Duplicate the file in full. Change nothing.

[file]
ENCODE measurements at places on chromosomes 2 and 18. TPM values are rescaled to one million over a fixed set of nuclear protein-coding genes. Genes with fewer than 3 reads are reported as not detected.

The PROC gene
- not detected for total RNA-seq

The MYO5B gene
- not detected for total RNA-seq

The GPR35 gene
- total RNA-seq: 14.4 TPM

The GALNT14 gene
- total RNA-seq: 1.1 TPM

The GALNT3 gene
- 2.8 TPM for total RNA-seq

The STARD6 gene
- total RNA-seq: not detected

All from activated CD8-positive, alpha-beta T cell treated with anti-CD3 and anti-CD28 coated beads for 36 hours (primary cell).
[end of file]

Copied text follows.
ENCODE measurements at places on chromosomes 2 and 18. TPM values are rescaled to one million over a fixed set of nuclear protein-coding genes. Genes with fewer than 3 reads are reported as not detected.

The PROC gene
- not detected for total RNA-seq

The MYO5B gene
- not detected for total RNA-seq

The GPR35 gene
- total RNA-seq: 14.4 TPM

The GALNT14 gene
- total RNA-seq: 1.1 TPM

The GALNT3 gene
- 2.8 TPM for total RNA-seq

The STARD6 gene
- total RNA-seq: not detected

All from activated CD8-positive, alpha-beta T cell treated with anti-CD3 and anti-CD28 coated beads for 36 hours (primary cell).